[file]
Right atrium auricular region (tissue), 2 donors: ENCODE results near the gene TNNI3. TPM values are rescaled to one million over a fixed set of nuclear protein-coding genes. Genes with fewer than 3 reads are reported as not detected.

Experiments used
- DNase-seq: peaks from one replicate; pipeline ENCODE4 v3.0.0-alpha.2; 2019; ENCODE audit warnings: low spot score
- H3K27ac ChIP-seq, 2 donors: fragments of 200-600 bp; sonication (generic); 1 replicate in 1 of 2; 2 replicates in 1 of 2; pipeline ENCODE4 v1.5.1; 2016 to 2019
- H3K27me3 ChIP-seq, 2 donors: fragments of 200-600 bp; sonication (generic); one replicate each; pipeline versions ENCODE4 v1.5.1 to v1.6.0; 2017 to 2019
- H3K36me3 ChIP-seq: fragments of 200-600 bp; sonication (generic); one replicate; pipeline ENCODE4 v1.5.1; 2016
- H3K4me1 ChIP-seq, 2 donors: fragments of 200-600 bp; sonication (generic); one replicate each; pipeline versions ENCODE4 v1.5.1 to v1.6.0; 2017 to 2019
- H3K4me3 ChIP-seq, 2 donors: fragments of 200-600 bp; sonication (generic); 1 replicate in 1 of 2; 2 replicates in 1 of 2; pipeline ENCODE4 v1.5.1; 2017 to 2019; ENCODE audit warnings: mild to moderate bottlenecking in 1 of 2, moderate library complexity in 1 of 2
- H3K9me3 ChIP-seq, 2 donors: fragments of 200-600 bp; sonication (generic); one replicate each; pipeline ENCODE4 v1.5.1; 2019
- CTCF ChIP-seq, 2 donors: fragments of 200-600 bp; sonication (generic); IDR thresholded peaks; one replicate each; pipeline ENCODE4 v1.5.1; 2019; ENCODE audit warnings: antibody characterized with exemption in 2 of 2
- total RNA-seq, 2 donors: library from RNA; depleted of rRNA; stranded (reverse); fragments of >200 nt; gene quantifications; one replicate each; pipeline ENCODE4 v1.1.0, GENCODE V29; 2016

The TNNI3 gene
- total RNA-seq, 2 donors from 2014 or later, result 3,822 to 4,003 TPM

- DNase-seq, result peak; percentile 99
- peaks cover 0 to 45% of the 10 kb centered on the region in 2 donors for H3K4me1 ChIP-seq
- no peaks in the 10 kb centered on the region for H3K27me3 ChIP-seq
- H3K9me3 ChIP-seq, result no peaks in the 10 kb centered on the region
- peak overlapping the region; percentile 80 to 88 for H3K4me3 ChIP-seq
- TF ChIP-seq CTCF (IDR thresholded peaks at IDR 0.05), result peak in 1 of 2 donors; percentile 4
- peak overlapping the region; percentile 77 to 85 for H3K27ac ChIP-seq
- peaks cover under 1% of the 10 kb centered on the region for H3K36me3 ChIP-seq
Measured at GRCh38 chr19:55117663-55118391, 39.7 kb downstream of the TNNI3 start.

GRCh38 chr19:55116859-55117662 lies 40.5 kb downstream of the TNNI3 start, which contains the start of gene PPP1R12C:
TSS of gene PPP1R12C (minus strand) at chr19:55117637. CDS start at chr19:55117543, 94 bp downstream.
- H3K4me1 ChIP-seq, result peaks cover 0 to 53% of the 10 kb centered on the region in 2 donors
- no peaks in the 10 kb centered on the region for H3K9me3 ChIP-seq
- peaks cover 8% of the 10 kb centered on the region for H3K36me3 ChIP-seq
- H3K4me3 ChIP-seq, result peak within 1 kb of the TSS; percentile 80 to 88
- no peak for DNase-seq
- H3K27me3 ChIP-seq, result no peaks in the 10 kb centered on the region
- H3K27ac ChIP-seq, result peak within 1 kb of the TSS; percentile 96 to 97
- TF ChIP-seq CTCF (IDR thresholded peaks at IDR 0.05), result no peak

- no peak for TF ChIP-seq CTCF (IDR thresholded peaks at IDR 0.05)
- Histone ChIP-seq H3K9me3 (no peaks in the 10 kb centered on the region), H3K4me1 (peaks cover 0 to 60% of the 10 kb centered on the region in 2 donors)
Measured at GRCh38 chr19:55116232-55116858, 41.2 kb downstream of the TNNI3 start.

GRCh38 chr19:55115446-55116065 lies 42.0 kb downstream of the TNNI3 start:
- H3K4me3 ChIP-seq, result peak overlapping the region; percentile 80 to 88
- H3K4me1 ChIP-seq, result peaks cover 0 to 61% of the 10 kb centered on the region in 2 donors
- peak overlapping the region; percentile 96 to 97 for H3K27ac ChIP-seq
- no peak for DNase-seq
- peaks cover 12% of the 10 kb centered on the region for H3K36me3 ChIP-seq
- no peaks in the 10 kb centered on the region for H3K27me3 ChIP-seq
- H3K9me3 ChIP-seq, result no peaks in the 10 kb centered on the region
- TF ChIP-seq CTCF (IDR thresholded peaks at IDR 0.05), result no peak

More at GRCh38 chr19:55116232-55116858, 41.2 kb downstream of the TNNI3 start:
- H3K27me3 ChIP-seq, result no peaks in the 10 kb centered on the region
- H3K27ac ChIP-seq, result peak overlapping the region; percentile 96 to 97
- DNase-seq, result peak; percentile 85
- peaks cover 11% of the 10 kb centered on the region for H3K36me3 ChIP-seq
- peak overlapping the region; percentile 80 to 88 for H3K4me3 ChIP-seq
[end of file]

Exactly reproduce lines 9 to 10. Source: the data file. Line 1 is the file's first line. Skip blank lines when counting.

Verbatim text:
- H3K9me3 ChIP-seq, 2 donors: fragments of 200-600 bp; sonication (generic); one replicate each; pipeline ENCODE4 v1.5.1; 2019
- CTCF ChIP-seq, 2 donors: fragments of 200-600 bp; sonication (generic); IDR thresholded peaks; one replicate each; pipeline ENCODE4 v1.5.1; 2019; ENCODE audit warnings: antibody characterized with exemption in 2 of 2